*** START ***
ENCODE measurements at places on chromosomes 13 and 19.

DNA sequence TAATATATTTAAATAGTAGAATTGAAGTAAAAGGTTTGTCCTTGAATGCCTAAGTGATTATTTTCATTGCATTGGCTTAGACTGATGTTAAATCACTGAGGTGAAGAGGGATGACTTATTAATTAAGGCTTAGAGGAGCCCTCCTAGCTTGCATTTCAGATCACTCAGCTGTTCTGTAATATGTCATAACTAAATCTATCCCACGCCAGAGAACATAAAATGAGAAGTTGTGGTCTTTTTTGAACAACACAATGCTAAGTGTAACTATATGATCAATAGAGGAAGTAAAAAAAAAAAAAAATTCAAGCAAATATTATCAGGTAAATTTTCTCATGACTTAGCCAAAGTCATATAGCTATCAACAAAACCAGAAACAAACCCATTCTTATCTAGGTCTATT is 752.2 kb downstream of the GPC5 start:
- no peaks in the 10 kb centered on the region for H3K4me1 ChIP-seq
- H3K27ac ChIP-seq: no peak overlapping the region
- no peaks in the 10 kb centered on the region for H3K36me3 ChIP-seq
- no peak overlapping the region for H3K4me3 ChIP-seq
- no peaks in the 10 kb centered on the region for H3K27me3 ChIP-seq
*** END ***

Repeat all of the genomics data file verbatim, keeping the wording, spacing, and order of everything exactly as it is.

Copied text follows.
ENCODE measurements at places on chromosomes 13 and 19.

DNA sequence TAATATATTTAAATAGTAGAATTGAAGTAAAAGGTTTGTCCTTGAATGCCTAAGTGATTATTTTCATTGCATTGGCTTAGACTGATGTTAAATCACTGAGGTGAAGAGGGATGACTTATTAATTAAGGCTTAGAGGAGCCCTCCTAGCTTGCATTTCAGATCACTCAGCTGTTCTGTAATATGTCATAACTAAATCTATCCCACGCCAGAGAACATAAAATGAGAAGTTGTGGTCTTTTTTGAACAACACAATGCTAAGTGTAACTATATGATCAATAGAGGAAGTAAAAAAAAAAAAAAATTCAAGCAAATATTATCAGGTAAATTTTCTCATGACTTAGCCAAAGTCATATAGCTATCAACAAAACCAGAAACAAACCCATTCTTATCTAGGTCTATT is 752.2 kb downstream of the GPC5 start:
- no peaks in the 10 kb centered on the region for H3K4me1 ChIP-seq
- H3K27ac ChIP-seq: no peak overlapping the region
- no peaks in the 10 kb centered on the region for H3K36me3 ChIP-seq
- no peak overlapping the region for H3K4me3 ChIP-seq
- no peaks in the 10 kb centered on the region for H3K27me3 ChIP-seq